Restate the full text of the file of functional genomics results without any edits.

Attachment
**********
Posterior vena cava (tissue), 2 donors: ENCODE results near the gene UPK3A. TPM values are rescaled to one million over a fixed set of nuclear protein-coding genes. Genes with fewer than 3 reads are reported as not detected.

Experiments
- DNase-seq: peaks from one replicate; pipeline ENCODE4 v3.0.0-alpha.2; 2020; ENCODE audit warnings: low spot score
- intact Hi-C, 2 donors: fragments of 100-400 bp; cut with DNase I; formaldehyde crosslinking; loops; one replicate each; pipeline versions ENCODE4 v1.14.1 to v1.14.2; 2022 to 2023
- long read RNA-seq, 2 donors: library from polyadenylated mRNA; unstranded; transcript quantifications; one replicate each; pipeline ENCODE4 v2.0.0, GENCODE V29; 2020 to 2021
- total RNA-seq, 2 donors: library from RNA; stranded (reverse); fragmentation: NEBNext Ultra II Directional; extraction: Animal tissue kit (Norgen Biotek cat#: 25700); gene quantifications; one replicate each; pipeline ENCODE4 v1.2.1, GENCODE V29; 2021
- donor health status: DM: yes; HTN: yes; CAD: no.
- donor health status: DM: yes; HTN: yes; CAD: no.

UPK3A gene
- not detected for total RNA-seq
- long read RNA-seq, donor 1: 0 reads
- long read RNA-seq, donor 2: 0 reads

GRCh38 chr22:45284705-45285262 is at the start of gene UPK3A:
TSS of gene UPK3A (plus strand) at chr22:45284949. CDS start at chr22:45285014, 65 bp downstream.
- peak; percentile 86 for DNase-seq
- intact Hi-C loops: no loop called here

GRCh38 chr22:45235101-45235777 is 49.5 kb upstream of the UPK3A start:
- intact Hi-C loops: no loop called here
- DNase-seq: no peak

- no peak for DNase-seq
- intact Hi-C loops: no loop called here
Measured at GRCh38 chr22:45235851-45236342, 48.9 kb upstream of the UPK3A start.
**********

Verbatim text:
Posterior vena cava (tissue), 2 donors: ENCODE results near the gene UPK3A. TPM values are rescaled to one million over a fixed set of nuclear protein-coding genes. Genes with fewer than 3 reads are reported as not detected.

Experiments
- DNase-seq: peaks from one replicate; pipeline ENCODE4 v3.0.0-alpha.2; 2020; ENCODE audit warnings: low spot score
- intact Hi-C, 2 donors: fragments of 100-400 bp; cut with DNase I; formaldehyde crosslinking; loops; one replicate each; pipeline versions ENCODE4 v1.14.1 to v1.14.2; 2022 to 2023
- long read RNA-seq, 2 donors: library from polyadenylated mRNA; unstranded; transcript quantifications; one replicate each; pipeline ENCODE4 v2.0.0, GENCODE V29; 2020 to 2021
- total RNA-seq, 2 donors: library from RNA; stranded (reverse); fragmentation: NEBNext Ultra II Directional; extraction: Animal tissue kit (Norgen Biotek cat#: 25700); gene quantifications; one replicate each; pipeline ENCODE4 v1.2.1, GENCODE V29; 2021
- donor health status: DM: yes; HTN: yes; CAD: no.
- donor health status: DM: yes; HTN: yes; CAD: no.

UPK3A gene
- not detected for total RNA-seq
- long read RNA-seq, donor 1: 0 reads
- long read RNA-seq, donor 2: 0 reads

GRCh38 chr22:45284705-45285262 is at the start of gene UPK3A:
TSS of gene UPK3A (plus strand) at chr22:45284949. CDS start at chr22:45285014, 65 bp downstream.
- peak; percentile 86 for DNase-seq
- intact Hi-C loops: no loop called here

GRCh38 chr22:45235101-45235777 is 49.5 kb upstream of the UPK3A start:
- intact Hi-C loops: no loop called here
- DNase-seq: no peak

- no peak for DNase-seq
- intact Hi-C loops: no loop called here
Measured at GRCh38 chr22:45235851-45236342, 48.9 kb upstream of the UPK3A start.